Seems like most of our close friends are concerned about Social Security – everything from the best age to start taking payments, to certain apparently favorable (possibly unintended) opportunities around spousal elections that even the local Social Security office may not be familiar with.  A cottage industry has even grown up around providing education and analysis about Social Security elections.

And it’s just not my age group doing the talking.  Many people under 40 say they don’t expect Social Security even to play a part in their retirement.  The Social Security Board of Trustees in its annual report showed that if things continue as they are, funding will run out in 25 years–just in time for those now 40 and under to start turning 65.

But in the political arena, any talk of reforming Social Security remains the “third rail” – essentially a kind of political suicide.

Mark Twain said that everyone talks about the weather, but no one ever does anything about it.  I’m not running for political office or working at Social Security, so I’d thought I’d see what I could come up with by applying my industry and actuarial experience to this enormous challenge.

Let’s start with the notion that transparency and clarity are essential to any successful financial program, of which Social Security is among the largest for so many people.

Next, let’s do something unconventional:  let’s look first at the benefit side, rather than the funding issue:  after all, benefits are the reason the program exists and starting there will at least help us properly frame the solvency challenge.  Here are a couple of scenarios I’ve come up with so far:

  1. Why not make our benefits transparent by keeping us posted on their actuarial present value, or in other words what it would cost you to purchase those benefits in the market.  Let’s call this “Social Security Benefit Value”.  When I ran some numbers a few years back I found that mine is around $600,000, which was at the time the cost of providing a COLA protected immediate annuity with a starting payment equal to my benefit amount This kind of value can’t be cashed in — but it can be “spent” on a personalized income benefit plan for the individual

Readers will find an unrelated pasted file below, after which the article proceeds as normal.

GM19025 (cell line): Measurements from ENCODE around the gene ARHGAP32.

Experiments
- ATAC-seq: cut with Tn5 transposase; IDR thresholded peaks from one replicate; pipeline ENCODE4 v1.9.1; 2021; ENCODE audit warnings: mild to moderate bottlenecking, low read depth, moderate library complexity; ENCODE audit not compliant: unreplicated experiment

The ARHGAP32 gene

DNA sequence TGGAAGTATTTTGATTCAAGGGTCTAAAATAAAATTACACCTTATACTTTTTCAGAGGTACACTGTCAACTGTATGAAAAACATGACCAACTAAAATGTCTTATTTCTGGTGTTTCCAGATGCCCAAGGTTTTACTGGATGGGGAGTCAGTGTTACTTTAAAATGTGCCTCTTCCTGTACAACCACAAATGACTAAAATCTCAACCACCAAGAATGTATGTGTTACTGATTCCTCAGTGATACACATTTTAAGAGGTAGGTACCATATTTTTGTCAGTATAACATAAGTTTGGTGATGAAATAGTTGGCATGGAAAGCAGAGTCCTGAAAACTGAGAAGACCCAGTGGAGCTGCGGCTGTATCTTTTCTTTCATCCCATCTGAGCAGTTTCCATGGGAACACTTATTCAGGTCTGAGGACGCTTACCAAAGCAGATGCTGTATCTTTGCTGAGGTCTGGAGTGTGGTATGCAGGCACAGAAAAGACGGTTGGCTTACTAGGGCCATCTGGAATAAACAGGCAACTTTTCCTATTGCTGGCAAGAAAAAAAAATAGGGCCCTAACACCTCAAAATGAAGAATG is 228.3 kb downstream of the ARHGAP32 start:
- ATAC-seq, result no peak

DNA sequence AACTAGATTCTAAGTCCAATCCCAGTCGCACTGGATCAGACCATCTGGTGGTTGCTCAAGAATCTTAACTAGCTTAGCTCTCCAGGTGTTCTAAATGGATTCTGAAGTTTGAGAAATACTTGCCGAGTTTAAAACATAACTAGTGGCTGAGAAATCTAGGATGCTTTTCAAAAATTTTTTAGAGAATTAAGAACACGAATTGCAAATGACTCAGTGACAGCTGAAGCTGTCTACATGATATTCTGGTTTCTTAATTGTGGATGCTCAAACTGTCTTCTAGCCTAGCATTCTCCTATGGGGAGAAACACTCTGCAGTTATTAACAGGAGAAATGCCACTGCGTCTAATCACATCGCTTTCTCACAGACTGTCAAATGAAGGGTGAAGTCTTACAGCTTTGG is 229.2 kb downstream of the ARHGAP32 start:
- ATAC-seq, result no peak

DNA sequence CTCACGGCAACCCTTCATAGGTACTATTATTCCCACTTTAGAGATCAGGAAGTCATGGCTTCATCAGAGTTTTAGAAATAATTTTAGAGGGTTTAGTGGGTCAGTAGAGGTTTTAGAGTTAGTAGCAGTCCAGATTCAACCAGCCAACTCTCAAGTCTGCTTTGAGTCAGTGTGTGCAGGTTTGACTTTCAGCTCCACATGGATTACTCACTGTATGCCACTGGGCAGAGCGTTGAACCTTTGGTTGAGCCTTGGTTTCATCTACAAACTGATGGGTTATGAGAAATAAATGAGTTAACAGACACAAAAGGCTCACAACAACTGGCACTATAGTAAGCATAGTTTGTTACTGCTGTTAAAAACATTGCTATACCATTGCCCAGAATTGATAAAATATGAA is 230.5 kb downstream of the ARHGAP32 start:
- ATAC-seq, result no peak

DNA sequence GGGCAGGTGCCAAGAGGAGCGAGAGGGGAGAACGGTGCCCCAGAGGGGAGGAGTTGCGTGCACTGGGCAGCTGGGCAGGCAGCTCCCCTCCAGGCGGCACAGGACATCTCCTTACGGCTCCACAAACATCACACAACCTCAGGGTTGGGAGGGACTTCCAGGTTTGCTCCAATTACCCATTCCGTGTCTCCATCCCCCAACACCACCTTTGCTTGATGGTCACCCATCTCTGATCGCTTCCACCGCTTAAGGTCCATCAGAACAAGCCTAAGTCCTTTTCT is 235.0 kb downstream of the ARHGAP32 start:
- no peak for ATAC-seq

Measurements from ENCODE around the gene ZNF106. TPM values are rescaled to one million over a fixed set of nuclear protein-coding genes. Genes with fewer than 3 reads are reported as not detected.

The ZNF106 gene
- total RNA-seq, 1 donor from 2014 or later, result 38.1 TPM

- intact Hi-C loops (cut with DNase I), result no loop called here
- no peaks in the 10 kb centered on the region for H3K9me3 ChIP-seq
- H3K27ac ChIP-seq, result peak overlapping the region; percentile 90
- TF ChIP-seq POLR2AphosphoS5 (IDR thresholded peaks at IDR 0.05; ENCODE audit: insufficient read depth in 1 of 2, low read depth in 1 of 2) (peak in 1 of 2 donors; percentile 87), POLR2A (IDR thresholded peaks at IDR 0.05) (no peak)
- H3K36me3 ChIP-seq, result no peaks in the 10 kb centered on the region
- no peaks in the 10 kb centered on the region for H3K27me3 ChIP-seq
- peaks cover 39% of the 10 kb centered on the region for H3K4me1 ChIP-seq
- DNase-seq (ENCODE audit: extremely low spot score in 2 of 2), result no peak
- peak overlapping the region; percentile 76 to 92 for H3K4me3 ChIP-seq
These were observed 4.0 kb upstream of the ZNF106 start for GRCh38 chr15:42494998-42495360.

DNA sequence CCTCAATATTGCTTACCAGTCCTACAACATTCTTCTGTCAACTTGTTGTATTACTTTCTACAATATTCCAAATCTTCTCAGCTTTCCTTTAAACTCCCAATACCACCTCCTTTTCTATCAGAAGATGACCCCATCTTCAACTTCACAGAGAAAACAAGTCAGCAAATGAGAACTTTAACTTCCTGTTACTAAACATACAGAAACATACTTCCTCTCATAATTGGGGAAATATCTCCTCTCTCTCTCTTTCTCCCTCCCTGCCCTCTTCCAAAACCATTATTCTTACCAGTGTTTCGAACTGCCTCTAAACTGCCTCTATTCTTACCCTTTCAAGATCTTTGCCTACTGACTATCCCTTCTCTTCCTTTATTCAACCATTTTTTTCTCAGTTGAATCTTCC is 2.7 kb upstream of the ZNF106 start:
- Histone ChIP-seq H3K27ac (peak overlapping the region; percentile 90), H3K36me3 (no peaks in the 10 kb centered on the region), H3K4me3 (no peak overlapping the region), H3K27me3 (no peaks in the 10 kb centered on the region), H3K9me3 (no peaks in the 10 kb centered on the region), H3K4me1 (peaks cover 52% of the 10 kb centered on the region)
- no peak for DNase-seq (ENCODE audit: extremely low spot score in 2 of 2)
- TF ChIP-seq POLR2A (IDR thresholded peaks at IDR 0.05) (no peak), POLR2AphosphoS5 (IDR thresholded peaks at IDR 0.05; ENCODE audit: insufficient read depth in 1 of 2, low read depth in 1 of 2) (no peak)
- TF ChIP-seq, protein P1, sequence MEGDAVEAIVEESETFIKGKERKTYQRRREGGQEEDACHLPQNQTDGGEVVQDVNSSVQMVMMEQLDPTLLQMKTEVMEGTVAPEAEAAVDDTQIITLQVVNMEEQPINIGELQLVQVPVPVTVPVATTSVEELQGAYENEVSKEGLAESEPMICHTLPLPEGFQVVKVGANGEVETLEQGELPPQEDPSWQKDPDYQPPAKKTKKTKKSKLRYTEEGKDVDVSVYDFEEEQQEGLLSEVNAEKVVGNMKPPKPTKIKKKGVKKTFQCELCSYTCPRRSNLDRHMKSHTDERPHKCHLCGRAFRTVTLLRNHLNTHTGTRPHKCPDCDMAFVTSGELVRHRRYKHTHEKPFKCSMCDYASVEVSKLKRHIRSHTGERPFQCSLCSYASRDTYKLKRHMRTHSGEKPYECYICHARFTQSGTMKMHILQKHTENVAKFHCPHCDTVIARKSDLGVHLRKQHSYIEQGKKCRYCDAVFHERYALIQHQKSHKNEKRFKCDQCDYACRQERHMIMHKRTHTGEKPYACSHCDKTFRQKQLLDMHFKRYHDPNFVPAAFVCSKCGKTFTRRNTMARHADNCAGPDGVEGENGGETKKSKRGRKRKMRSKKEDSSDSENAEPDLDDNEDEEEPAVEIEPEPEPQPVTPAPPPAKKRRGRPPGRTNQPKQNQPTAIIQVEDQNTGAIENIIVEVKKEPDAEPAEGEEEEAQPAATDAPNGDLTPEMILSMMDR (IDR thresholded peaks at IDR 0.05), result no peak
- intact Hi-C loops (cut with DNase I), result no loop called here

2. What if we then permit our Social Security Benefit Value to be used for any number of income possible options while keeping its value constant — based on age, benefit level and market based actuarial assumptions.  So we might take my Social Security Benefit Value and let me take lower payments in return for providing my beneficiary (spouse or children) at least 10 years of payments.
  3. As another example, a new benefit option might be one that lowers current payments, but raises payments if an individual needs care, or uses the value to self-fund a portion of their home care costs.

Transparency of this kind will help us see Social Security as a true benefit with a defined personal value Politicians can then see this value as a liability that has to be funded. From the perspective of the Social Security Trust Fund I see this approach as extending its life as more retirees elect to defer or stage their retirement.

If this structure were also adopted in the pension and 401(k) sectors, we could be given more choices, including the ability to better-integrate retirement programs with Social Security. As I mentioned in an earlier piece, such a system for Social Security and pensions could facilitate the new reality of “staged retirement”.

Is this workable?  It’s already been applied in the private sector in the form of what’s called a “flexible immediate annuity contract,” so the administrative technology and actuarial methodology are in place.

But my central point is that there are far more options around Social Security than the headlines would lead you to believe — if we stop focusing solely on the problems, and open our minds to creative new solutions.

Jerry Golden
President
Golden Retirement, LLC
www.GoldenRetirement.com